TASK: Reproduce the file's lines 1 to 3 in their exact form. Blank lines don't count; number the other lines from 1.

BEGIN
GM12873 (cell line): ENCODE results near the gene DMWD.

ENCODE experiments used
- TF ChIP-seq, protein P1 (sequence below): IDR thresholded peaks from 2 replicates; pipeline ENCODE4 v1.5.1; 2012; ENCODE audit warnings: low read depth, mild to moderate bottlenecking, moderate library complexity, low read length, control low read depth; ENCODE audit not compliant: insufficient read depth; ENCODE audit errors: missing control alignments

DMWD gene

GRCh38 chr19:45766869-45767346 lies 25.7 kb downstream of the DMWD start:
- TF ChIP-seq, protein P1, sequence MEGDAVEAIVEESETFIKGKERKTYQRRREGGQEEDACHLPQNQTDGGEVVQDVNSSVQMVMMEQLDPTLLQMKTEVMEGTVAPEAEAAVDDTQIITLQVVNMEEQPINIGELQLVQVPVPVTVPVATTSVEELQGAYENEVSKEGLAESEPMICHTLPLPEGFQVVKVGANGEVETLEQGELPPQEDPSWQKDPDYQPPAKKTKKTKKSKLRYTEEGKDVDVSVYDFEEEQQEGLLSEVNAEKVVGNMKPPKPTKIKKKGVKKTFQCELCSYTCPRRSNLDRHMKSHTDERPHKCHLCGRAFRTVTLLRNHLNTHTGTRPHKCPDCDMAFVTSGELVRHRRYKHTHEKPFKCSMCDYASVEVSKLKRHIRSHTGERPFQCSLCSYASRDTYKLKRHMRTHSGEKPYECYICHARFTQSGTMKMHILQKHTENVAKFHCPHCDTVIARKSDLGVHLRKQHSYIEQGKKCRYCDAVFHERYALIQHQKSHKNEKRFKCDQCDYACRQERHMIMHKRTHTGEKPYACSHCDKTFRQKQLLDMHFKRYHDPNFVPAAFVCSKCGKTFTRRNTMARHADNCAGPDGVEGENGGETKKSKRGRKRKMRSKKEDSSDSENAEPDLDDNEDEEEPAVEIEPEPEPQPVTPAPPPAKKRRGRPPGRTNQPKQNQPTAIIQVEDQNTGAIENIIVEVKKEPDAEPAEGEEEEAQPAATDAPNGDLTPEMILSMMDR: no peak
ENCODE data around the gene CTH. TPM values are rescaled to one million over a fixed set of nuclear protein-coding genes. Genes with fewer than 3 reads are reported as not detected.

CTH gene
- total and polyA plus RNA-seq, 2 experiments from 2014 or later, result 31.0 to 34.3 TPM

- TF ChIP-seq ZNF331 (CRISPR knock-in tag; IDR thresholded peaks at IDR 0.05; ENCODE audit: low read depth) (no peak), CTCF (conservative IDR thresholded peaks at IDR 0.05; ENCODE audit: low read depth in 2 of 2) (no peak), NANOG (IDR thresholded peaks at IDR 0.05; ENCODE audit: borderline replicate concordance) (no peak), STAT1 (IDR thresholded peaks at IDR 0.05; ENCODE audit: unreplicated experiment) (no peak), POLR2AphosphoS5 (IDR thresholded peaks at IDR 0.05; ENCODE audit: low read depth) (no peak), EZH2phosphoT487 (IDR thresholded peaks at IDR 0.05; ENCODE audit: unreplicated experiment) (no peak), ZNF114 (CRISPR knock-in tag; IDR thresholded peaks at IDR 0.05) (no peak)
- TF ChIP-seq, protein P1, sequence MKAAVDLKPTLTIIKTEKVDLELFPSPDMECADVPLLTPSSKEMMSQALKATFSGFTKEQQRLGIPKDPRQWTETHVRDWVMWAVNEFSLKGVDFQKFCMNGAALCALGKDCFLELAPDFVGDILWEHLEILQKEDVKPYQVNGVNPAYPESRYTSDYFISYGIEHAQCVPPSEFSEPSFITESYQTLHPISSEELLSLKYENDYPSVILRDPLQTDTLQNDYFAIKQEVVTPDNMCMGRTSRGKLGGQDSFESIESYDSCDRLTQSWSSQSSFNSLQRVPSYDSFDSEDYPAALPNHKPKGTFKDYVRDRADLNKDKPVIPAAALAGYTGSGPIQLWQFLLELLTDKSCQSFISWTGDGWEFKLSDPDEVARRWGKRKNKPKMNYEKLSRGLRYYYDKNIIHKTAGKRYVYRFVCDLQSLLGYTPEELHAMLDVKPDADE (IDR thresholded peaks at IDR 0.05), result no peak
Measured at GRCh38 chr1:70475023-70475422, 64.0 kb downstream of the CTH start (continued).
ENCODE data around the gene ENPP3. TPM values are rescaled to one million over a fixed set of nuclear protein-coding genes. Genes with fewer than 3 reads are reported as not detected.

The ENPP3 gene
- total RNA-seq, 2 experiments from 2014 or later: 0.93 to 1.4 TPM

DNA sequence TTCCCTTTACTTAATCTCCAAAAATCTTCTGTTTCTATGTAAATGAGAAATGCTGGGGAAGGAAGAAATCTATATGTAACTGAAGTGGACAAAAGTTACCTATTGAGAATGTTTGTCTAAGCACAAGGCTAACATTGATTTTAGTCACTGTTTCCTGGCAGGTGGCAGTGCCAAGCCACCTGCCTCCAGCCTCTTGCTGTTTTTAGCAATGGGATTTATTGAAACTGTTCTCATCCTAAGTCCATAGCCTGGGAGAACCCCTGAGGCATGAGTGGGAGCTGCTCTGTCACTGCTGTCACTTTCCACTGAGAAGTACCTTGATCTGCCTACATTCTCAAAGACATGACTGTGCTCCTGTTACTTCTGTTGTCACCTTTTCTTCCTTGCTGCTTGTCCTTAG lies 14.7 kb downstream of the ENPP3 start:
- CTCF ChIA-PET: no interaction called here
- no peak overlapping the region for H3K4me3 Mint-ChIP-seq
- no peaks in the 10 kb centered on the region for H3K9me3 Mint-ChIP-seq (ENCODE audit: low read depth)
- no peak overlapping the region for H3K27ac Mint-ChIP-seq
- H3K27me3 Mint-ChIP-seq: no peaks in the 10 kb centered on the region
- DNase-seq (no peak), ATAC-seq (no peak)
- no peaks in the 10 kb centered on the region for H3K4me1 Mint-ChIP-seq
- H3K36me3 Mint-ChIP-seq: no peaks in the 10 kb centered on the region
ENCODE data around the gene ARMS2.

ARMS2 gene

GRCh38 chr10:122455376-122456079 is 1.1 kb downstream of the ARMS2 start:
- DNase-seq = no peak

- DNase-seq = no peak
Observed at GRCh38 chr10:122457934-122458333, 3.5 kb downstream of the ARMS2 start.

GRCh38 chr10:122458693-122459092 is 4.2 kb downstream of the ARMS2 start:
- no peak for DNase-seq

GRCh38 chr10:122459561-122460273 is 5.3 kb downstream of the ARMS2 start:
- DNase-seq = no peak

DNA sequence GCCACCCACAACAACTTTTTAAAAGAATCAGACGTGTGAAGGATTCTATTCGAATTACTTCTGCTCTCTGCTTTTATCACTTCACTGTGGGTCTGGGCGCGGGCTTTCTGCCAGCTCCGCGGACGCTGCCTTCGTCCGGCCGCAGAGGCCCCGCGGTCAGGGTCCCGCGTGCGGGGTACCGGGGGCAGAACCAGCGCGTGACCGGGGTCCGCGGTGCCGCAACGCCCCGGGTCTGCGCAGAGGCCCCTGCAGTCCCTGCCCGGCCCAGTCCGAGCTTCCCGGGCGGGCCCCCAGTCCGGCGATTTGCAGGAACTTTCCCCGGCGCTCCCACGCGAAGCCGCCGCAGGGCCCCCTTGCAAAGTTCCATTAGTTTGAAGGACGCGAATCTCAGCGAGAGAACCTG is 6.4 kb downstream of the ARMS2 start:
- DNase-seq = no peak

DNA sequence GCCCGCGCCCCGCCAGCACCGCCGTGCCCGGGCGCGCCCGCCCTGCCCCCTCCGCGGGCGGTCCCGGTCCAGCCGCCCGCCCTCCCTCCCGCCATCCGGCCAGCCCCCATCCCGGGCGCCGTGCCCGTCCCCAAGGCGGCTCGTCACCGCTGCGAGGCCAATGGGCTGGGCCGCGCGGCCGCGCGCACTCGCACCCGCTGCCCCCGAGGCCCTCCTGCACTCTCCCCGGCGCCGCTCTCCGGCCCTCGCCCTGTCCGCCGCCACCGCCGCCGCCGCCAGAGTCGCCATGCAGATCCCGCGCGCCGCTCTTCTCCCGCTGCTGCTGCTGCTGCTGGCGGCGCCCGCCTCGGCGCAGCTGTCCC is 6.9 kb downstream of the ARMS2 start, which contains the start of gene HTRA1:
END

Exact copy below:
GM12873 (cell line): ENCODE results near the gene DMWD.

ENCODE experiments used
- TF ChIP-seq, protein P1 (sequence below): IDR thresholded peaks from 2 replicates; pipeline ENCODE4 v1.5.1; 2012; ENCODE audit warnings: low read depth, mild to moderate bottlenecking, moderate library complexity, low read length, control low read depth; ENCODE audit not compliant: insufficient read depth; ENCODE audit errors: missing control alignments